Coronavirus Home Testing Inaccessible for the Blind
By Anthony R. Candela
Today I read an article entitled “At-Home Coronavirus Tests Are Inaccessible to Blind People,” published in the New York Times. The blind people who were interviewed said everything I was thinking. Here we are in the latest phase of our collective COVID survival drill (testing, testing, testing) which, as bad as we thought getting past access barriers were when we sought our first vaccination appointments, pose even more problems. Not only do we have to get our hands on home testing kits (or stand in long lines, if we can determine where testing is being offered and get there), we have to figure out how to manage the tests themselves. Better, I think, that when all is said and done, we get help. The accessibility concepts and work-arounds suggested in the article seem close approximations at best. I doubt if any of the suggestions, including ways to get the sample into the small places in the test kit where the chemical analysis takes place without touching and therefore contaminating it is a difficult but not impossible feat if the proper adaptations are made. The idea of tactile outputs akin to the bumps on pregnancy sticks adapted for blind women is time-tested and feasible in the short term. Still, I worry these features will not be available before we hit the next phase of our dance with COVID. Nonetheless, manufacturers must strive to make it easier for blind people to know what to do in order to test themselves and determine the results of the tests in real time, just like sighted people. While this is happening, we are in an upsurge as mostly unvaccinated and yes, some vaccinated people are catching the latest corona virus variant. My Xmas visit to see my mother was scuttled because of the Omicron variant surge. Two stops in route were cancelled due to the people I was to see being exposed. One of them, I learned today, got sick and the other did not. Still, although fully vaccinated and boosted, I didn’t want to risk exposing my 88 year old, cancer-surviving mother to the risk of my presence. I remain convinced that we need many more people to give up their vaccine resistance, so the virus has fewer and fewer corporeal safe havens in order to mutate again. Their view on vaccinations is much harder to understand today than when the first vaccination in the west was administered when Edward Jenner inoculated a 13 year-old-boy with vaccinia virus (cowpox) in 1796. There was immediate resistance back then, but they had two reasons we don’t have today. They had neither experience nor facts to go by. Getting vaccinated will save people who catch COVID a great deal of hardship as they will not get as sick as they do when unvaccinated. It will also lessen the stress on a near-busted healthcare system and make it easier for us to get back to some semblance of normal.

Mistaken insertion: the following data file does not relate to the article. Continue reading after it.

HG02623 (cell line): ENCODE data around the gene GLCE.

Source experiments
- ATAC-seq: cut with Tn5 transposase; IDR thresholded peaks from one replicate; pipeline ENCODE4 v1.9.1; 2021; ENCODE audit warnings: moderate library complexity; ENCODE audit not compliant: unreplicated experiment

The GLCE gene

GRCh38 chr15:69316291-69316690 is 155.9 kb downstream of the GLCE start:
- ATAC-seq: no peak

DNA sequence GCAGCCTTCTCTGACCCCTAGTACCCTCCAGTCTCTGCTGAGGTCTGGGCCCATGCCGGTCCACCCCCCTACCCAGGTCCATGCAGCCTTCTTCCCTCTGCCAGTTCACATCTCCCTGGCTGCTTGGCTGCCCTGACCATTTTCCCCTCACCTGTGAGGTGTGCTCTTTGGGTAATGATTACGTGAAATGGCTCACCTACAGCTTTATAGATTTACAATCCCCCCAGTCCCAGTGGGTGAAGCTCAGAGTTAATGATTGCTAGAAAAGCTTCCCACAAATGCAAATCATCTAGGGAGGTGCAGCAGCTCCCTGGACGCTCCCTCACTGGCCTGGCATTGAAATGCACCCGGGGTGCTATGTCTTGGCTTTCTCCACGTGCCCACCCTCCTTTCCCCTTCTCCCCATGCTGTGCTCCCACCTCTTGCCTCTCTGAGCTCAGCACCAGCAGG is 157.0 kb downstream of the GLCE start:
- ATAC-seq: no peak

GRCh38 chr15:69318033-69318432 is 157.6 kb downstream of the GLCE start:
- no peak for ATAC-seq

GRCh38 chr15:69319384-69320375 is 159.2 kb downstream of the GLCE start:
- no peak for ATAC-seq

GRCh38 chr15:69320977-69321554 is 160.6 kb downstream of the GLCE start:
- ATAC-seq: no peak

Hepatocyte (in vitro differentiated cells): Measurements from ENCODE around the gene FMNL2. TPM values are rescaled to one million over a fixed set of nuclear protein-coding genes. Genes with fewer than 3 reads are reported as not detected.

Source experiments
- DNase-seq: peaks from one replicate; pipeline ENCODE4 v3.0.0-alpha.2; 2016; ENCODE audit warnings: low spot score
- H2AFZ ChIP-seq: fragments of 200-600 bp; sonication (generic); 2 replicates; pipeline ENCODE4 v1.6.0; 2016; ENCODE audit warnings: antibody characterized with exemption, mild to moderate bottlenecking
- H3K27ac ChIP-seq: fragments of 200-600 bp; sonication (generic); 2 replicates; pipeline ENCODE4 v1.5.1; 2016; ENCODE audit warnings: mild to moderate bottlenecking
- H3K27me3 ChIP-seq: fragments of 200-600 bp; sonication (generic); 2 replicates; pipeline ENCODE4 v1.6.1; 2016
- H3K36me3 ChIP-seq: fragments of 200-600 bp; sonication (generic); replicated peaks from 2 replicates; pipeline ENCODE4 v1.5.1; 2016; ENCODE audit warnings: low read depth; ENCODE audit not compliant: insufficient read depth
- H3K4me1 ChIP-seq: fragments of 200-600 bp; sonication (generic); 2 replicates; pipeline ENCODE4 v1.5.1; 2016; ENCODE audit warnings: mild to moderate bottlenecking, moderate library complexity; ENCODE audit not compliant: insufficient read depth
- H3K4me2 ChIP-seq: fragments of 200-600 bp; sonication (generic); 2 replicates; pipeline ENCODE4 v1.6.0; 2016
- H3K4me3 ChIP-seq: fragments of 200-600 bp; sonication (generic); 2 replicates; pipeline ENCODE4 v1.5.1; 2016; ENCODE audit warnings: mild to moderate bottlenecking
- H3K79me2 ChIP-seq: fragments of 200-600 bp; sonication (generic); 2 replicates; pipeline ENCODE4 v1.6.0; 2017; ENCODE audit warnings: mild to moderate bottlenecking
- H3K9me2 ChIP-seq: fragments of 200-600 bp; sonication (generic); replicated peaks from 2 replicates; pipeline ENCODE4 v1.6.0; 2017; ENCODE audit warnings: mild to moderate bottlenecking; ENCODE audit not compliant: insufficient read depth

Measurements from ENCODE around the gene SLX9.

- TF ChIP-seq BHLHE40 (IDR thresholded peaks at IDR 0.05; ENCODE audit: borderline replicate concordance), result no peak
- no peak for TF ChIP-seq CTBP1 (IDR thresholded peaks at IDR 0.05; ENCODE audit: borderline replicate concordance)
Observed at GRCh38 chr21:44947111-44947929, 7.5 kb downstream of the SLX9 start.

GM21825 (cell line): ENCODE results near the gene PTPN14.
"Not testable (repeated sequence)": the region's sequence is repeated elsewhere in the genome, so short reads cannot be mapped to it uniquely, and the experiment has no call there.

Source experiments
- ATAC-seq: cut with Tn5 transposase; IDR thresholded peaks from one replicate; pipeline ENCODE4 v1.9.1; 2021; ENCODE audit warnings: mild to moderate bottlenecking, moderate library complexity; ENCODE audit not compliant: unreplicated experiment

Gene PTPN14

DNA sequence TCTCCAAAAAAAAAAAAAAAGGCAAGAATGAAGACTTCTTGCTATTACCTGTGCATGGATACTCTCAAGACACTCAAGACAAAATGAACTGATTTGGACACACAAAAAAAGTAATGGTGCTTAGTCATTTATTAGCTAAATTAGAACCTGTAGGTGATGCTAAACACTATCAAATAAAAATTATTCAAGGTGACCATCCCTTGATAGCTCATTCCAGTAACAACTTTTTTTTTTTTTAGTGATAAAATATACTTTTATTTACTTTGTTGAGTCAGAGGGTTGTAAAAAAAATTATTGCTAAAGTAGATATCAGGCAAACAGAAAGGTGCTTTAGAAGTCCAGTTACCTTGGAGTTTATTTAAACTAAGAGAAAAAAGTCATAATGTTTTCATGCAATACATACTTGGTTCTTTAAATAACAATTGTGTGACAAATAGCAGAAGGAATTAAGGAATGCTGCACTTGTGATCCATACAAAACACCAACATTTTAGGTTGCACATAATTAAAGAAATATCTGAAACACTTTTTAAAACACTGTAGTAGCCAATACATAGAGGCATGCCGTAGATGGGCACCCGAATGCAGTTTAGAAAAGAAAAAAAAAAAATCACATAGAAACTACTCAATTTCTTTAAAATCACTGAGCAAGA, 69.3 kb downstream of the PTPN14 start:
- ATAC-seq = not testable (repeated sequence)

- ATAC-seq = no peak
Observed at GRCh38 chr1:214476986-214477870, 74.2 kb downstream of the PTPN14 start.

Anthony R. Candela, Author
Saying aloud what should not remain silent.
Stand Up Or Sit Out: Memories and Musings Of a Blind Wrestler, Runner, and All-around Regular Guy
A memoir about life lessons learned, especially through sports
Vision Dreams: A Parable
A sci-fi novella about how a dysfunctional society forces people to go to extremes, including four blind people who seek out artificial vision.
Christian Faith Publishing, 2019